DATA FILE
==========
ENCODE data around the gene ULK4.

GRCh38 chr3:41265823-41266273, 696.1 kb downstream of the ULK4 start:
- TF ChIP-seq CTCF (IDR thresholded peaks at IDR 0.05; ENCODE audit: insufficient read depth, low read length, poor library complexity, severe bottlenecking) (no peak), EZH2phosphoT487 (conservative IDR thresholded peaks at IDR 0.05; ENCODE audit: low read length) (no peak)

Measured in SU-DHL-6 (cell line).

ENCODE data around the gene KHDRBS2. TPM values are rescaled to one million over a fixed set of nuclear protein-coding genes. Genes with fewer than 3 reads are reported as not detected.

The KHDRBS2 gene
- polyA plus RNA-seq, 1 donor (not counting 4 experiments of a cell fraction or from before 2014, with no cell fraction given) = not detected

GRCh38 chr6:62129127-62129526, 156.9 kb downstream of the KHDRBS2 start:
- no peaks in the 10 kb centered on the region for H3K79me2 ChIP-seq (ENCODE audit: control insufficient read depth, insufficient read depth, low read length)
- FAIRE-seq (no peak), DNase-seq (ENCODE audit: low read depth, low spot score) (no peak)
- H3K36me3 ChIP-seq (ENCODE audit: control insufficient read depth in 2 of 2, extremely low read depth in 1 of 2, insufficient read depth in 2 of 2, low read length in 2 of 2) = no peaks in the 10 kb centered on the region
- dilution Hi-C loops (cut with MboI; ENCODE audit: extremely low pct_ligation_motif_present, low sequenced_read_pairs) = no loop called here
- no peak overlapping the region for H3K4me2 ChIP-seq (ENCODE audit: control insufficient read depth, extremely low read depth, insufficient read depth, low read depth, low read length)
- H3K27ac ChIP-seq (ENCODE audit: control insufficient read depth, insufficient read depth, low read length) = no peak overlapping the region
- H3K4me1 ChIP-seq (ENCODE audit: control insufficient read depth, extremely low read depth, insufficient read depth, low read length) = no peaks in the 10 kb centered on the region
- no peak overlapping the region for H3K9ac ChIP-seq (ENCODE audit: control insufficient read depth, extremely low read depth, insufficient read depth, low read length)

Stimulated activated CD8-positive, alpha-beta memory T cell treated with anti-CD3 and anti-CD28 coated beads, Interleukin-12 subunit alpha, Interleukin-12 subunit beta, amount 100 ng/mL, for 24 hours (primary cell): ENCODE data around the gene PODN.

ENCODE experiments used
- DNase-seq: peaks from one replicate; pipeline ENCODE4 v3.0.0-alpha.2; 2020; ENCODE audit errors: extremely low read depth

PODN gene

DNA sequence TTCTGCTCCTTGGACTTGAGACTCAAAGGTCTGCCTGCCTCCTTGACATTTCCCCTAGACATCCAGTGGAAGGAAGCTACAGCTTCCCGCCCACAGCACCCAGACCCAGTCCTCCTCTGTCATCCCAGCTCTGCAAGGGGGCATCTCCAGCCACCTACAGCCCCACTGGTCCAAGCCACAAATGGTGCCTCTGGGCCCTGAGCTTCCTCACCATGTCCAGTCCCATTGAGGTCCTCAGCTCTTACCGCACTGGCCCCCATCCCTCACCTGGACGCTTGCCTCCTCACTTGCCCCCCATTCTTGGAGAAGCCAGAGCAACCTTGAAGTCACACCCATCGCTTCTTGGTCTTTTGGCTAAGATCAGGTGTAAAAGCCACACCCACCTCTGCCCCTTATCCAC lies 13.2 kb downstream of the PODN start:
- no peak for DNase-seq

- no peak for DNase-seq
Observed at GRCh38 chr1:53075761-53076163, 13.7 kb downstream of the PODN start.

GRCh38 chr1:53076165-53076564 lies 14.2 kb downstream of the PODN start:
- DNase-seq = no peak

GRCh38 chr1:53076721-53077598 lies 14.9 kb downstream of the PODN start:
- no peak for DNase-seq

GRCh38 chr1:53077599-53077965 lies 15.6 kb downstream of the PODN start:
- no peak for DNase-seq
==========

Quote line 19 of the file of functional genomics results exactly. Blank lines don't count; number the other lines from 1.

- DNase-seq: peaks from one replicate; pipeline ENCODE4 v3.0.0-alpha.2; 2020; ENCODE audit errors: extremely low read depth